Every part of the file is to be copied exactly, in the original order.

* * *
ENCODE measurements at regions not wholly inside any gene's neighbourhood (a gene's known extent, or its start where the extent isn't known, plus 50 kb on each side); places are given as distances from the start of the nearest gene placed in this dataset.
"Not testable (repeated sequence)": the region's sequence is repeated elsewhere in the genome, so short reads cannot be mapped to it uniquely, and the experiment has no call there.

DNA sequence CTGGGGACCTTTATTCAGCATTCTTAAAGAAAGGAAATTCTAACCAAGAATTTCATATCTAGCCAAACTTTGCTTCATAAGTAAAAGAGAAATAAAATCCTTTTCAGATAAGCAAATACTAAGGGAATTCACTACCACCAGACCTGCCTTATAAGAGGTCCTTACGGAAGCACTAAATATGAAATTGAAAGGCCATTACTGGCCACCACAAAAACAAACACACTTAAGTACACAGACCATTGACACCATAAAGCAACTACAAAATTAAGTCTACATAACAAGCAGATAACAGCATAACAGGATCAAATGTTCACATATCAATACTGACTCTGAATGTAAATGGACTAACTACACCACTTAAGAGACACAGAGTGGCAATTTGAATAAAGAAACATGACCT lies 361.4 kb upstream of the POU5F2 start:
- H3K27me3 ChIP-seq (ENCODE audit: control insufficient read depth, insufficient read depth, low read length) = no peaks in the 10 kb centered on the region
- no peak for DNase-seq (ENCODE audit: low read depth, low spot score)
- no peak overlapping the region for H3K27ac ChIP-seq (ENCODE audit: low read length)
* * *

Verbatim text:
ENCODE measurements at regions not wholly inside any gene's neighbourhood (a gene's known extent, or its start where the extent isn't known, plus 50 kb on each side); places are given as distances from the start of the nearest gene placed in this dataset.
"Not testable (repeated sequence)": the region's sequence is repeated elsewhere in the genome, so short reads cannot be mapped to it uniquely, and the experiment has no call there.

DNA sequence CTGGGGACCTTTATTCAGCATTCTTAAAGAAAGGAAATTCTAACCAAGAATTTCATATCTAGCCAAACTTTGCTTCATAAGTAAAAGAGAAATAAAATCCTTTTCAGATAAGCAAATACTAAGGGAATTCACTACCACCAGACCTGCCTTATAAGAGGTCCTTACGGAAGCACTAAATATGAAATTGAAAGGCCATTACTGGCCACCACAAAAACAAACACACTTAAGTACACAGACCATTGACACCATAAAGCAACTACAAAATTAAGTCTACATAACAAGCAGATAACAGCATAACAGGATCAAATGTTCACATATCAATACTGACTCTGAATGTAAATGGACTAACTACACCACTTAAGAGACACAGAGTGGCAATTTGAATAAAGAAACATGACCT lies 361.4 kb upstream of the POU5F2 start:
- H3K27me3 ChIP-seq (ENCODE audit: control insufficient read depth, insufficient read depth, low read length) = no peaks in the 10 kb centered on the region
- no peak for DNase-seq (ENCODE audit: low read depth, low spot score)
- no peak overlapping the region for H3K27ac ChIP-seq (ENCODE audit: low read length)